Bob Metcalf wore a suit, a tie and bright red-and-yellow sneakers when he took the stage at Gig Tank’s Demo Day last week to be interviewed by U.S. Ignite CEO Bill Wallace about gigabit-per-second Internet speeds and entrepreneurship. The inventor of Ethernet cracked jokes, offered advice and predicted where the Internet will go next in the 45-minute interview, which ended in a standing ovation. Here are some of his thoughts, as recorded by reporter Shelly Bradbury.
Q: What do you think will be the next killer application of gigabit network?
A: I have one in mind. My favorite one. You all know that the Internet disrupted the U.S. Postal Service with electronic mail. And we disrupted the music industry with iTunes and similar stuff. We’ve done serious disruption to retail with websites like, say, Amazon. We’ve created a series of major industry disruptions. Well, there are some ahead. My favorite are education, energy and health care. They’re in serious needs of disruption.
Look at education. You know what a mooc is? It’s a massive online open course. The Internet is going to disrupt higher education in a very positive way. These moocs are the beginning of the disruption, and it’s fantastic.
Not everyone wants it to happen. The moocs have an unsolved problem: You’re taking a class with 100,000 other people. How do you get the interaction with the professor? How do you get peer-to-peer interaction and discussion? How do you create a scalable education community under this mooc model? This is going to be one of the killer apps of this gigabit network. High bandwidth, multiple location communication will somehow re-create the learning community.
One of the objections to moocs is that you’ll lose the personal interaction with the professor. And I say, yeah, you will. But moocs are a bad idea just like books were. You used to sit around the campfire and hear the story directly from the teacher. And now, thanks to books, we read the stories. Like Great Gatsby. I’ve never met F. Scott Fitzgerald. So yeah, moocs are a bad idea just like books.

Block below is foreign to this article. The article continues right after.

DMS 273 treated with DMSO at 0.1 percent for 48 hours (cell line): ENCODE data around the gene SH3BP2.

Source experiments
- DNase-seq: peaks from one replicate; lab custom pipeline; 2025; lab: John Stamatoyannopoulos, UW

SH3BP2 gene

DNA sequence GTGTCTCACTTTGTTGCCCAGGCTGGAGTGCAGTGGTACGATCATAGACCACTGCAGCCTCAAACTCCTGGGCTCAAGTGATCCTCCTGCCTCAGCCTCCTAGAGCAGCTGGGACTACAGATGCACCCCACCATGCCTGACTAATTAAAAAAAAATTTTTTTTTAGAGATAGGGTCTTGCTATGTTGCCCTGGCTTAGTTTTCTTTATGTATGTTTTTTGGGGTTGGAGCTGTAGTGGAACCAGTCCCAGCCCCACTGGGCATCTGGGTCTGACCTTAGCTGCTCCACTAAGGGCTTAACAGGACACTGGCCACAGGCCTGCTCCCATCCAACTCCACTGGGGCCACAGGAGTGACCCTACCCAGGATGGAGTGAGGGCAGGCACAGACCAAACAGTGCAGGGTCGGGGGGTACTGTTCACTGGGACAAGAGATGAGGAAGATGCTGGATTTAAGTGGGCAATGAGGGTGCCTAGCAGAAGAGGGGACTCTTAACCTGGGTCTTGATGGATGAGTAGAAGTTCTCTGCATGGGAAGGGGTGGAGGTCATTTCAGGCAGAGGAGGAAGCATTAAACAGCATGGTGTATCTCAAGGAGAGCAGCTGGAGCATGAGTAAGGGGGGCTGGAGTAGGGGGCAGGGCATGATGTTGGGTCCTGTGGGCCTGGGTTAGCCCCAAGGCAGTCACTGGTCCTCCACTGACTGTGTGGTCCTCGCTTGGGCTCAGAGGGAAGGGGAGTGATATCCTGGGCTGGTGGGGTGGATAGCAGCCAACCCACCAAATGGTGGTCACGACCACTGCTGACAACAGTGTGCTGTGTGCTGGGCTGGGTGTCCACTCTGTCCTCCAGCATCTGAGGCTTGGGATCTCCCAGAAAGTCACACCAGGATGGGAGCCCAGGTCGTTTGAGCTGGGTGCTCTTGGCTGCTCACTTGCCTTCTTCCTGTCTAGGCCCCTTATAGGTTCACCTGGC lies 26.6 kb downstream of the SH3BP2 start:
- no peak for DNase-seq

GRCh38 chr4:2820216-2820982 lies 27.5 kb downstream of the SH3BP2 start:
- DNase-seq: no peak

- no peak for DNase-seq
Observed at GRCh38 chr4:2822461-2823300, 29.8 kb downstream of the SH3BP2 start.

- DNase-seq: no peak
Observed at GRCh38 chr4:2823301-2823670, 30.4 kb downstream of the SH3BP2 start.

Q: What parallels do you see between Silicon Valley and gigabit communities like Chattanooga today?
A: Well the early Internet was about building infrastructure and connecting things. It wasn’t initially valuable, but as we built applications it would become valuable. We had to make the infrastructure argument, and fortunately we made it. We built it, the applications came and the rest is history.
It happens every few years, over and over again. The first Ethernet ran at 2.94 megabits per second … and now you can get 100 gigabits. At each stage, people said, ‘Is that too much?’ And each time we said well, if we built it, they will come. They have so far. We’re seeing it happen right here in Chattanooga.
Q: How important is it for Chattanooga to connect with other cities like Austin or Kansas City?
A: Let me answer that by combining two things. The key to networking and the key to entrepreneurial innovation is critical mass. The Silicon Valley has critical mass. Austin does not have critical mass. In Chattanooga, you have to seek critical mass. It’s a struggle not to be an island, innovating with your own community. You have to make sure that island includes connections outward. And a good place to start is other gig cities. If you could get Kansas City and Chattanooga connected via the gigabit, then the research will be combined and more value will arise.
And on a related point, I have not heard enough about UTC in the last two days. I know that in the Boston area there are 100 universities, and universities are very important to the innovation system there. I want to hear more about UTC and other universities. Get those universities in the middle, more so than I’ve been able to detect while I’ve been here for two days. That’d be another piece of advice I’d leave.
Q: Do you think the value of networks grow in proportion to the symmetric bandwidth available from each device?
A. That is a very cool thing about the gigabit per second network here in Chattanooga. When you describe this gigabit network, it isn’t just that it’s fast, it’s that it’s symmetrical. The bandwidth we have in Austin and other cities is very asymmetrical. You can go one way. Your bandwidth here is completely symmetrical. You can upload as fast as you can download. That’s a big step forward.
And it’s dedicated. So on the systems we have, the bandwidth is shared among everyone in the building. Here, you all get a gigabit-per-second. It’s gigabit, it’s symmetrical and it’s dedicated. You all are so lucky.
Shelly Bradbury joined the Times Free Press as a business reporter in January 2013, after starting with the paper as a general assignment intern in July 2012. She is from Houghton, New York, and graduated from Huntington University in Huntington, Indiana, with a bachelor’s degree in journalism and minor in management. Before moving to Tennessee, Shelly previously interned with The Goshen News, The Sandusky Register and The Mint Hill Times. Outside the newsroom, Shelly enjoys ...
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